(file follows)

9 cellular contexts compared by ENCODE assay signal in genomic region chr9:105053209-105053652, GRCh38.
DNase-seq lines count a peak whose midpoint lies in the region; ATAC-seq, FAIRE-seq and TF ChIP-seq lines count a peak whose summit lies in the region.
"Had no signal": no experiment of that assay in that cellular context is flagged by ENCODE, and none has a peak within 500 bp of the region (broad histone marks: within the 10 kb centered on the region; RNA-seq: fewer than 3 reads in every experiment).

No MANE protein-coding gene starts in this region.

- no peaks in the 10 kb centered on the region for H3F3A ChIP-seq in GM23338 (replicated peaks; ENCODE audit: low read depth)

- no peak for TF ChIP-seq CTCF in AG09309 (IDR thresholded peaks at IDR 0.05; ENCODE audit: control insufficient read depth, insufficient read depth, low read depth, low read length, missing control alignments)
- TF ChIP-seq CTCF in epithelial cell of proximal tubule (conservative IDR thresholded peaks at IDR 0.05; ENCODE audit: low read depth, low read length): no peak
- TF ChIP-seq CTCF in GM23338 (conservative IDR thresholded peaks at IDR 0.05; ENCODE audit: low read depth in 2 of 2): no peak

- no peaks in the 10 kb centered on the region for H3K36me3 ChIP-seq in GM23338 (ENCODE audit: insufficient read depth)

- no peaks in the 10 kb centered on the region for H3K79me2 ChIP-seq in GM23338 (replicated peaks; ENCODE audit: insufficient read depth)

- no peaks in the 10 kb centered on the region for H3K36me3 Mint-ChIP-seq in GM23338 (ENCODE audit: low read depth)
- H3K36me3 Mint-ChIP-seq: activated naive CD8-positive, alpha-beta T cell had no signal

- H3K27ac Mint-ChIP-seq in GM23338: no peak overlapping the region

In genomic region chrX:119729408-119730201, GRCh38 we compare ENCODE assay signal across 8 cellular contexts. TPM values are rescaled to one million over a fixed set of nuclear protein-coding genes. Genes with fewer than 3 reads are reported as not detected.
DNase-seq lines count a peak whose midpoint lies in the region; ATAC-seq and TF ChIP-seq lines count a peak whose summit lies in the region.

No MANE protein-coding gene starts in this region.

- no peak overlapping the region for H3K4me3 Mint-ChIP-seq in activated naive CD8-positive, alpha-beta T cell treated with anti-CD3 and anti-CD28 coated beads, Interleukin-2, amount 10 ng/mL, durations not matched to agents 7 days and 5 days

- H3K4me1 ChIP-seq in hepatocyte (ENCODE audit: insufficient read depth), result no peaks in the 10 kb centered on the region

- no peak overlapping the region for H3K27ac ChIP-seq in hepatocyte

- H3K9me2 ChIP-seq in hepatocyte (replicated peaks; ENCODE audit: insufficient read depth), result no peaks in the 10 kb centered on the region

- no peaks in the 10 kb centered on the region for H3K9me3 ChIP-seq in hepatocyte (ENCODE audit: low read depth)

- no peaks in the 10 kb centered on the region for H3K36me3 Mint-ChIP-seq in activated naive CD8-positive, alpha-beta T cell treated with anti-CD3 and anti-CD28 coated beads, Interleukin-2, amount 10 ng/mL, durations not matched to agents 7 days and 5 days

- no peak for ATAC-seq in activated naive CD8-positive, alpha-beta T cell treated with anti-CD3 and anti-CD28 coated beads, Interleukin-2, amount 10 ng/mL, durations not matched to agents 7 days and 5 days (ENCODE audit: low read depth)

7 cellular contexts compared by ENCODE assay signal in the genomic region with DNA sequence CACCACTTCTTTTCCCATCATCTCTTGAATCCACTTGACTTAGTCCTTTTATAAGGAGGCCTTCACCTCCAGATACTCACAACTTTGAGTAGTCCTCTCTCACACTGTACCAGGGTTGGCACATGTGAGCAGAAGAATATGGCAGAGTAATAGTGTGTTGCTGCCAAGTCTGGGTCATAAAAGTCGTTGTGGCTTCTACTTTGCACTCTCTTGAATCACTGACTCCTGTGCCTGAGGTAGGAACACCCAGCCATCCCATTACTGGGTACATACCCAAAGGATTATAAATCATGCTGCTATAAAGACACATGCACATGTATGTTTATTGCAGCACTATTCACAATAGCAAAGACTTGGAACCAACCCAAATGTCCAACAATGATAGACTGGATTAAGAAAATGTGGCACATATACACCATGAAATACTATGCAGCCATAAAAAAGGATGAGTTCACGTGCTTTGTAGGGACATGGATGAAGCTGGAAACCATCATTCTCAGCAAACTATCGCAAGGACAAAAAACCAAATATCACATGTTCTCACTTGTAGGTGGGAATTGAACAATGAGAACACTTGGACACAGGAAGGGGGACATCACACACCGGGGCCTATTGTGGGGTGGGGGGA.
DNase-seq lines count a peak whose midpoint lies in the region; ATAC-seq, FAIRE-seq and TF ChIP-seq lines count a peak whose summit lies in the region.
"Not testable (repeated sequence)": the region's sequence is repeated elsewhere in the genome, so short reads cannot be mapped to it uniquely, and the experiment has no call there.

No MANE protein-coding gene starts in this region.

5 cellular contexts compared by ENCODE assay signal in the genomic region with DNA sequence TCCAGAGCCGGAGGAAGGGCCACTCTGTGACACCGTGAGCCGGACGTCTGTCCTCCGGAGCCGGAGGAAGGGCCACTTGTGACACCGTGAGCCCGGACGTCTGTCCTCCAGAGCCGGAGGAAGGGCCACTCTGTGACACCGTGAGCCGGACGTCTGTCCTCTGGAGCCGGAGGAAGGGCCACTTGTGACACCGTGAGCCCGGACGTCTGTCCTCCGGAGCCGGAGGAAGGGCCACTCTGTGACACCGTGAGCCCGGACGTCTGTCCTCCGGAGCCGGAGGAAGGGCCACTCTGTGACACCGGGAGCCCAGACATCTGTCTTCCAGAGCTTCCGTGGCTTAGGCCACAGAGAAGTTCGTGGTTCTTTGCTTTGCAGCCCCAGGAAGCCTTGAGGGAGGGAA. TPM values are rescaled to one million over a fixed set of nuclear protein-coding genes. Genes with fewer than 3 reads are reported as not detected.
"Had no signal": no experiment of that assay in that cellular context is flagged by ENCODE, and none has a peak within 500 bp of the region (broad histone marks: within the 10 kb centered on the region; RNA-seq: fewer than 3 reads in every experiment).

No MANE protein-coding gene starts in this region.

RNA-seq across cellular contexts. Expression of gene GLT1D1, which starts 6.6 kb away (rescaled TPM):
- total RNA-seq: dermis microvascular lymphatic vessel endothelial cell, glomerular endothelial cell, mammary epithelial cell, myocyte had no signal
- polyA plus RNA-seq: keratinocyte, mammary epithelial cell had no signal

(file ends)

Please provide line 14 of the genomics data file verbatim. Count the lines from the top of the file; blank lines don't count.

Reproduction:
In genomic region chrX:119729408-119730201, GRCh38 we compare ENCODE assay signal across 8 cellular contexts. TPM values are rescaled to one million over a fixed set of nuclear protein-coding genes. Genes with fewer than 3 reads are reported as not detected.